The Tallahassee International Airport is experiencing delays after a man stole a FedEx truck and crashed it into navigational equipment. As a result, Sen. Jose Javier Rodriguez (D-Miami) couldn’t present his teacher pay plan last Monday.
On January 13, 23-year-old Aaron Lennihan found himself in Tallahassee. According to a police report, his mother had called 911, saying her son’s vehicle had malfunctioned and he was having a mental breakdown.
Later on, police saw someone driving a FedEx truck on the airport’s runway. The driver was Lennihan who said he didn’t know how he got to Tallahassee. After jumping several fences, he found a FedEx truck with the keys still inside. Lennihan hopped in and tried to drive out of the airport, but couldn’t find an exit. When stopped by police, an officer saw the vehicle had been damaged. Lennihan had driven into a Localizer—a series of orange antennas that transmit radio signals to planes. Airport Aviation Director David Pollard says those signals guide aircrafts when it’s hard to see.
“During those periods of low visibility as we experienced earlier this week with the dense fog—they’re not able to see the runway as they approach,” Pollard says.
The fog combined with a damaged localizer has so far caused about 20 flight delays.
“I’ve not had an incident quite like this,” Sen. Rodriguez says.
He was supposed to fly into Tallahassee Monday morning, but because of the incident, he says his flight was cancelled.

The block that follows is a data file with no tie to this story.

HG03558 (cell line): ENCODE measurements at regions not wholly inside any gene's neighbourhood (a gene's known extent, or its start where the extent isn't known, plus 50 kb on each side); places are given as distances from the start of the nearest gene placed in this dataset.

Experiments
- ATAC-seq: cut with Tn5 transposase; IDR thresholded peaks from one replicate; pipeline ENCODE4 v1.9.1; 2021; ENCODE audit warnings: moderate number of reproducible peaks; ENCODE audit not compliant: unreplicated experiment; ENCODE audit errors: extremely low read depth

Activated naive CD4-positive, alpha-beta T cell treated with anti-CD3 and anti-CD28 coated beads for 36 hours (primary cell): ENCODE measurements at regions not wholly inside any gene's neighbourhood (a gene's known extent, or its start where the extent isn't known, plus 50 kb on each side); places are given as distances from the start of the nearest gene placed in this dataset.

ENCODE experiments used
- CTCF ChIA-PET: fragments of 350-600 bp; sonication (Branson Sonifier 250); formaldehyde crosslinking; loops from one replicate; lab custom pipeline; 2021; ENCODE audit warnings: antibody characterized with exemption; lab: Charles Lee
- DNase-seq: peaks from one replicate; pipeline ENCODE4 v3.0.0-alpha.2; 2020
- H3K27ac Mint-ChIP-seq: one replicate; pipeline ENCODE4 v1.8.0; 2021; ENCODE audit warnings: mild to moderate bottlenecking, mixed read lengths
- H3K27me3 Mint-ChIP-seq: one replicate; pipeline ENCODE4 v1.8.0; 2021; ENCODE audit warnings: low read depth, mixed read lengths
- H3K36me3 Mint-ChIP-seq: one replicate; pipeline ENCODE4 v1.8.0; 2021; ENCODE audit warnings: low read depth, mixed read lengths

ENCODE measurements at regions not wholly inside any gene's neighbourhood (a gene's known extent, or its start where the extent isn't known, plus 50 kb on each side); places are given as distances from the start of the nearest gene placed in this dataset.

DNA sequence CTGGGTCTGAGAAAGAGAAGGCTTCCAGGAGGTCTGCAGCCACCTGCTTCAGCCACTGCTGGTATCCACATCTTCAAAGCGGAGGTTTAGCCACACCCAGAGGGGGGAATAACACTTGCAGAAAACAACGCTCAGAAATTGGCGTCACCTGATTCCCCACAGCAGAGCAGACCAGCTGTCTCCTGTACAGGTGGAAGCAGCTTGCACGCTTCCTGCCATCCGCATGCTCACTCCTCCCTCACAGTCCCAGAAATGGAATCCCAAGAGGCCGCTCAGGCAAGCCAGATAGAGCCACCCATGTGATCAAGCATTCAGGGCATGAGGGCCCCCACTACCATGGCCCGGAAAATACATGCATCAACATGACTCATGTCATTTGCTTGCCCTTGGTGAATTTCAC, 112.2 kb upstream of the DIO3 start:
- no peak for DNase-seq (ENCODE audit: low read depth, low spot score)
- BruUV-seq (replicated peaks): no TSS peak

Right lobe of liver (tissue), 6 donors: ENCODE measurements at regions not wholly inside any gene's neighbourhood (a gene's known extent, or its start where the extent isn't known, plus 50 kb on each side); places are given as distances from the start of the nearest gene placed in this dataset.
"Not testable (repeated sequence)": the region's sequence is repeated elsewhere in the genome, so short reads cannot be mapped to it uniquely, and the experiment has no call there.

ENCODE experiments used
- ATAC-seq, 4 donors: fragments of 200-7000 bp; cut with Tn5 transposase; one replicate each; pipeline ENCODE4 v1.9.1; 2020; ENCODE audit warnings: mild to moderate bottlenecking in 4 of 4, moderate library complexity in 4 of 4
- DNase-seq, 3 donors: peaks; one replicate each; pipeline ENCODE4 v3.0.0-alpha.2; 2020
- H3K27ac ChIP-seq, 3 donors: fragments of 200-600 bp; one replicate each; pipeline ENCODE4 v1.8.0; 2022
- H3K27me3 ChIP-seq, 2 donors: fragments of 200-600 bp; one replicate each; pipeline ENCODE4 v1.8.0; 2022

“There were two teacher rallies I was supposed to address,” Rodriguez begins. “I was supposed to be at a press conference rolling out a piece of legislation related to teacher pay and I was supposed to present a bill condemning white nationalism.”
Rodriguez says Senate Minority Leader Audrey Gibson filled in for him during the press conference. He also got one of his colleagues to present an amendment for him.
“I think the benefit in my case is that I had very able colleagues and constituents to handle the stuff that I missed on Monday."
Rodriguez says he will be booking a Sunday night flight for next week’s session.
The structure of the localizer has already been replaced, but the Federal Aviation Administration says it could take until the end of January for it to be fully fixed. Spokesperson Kathleen Bergen says her agency still needs to do flight inspections on the device. Until then, flyers could have trouble getting in and out of Tallahassee.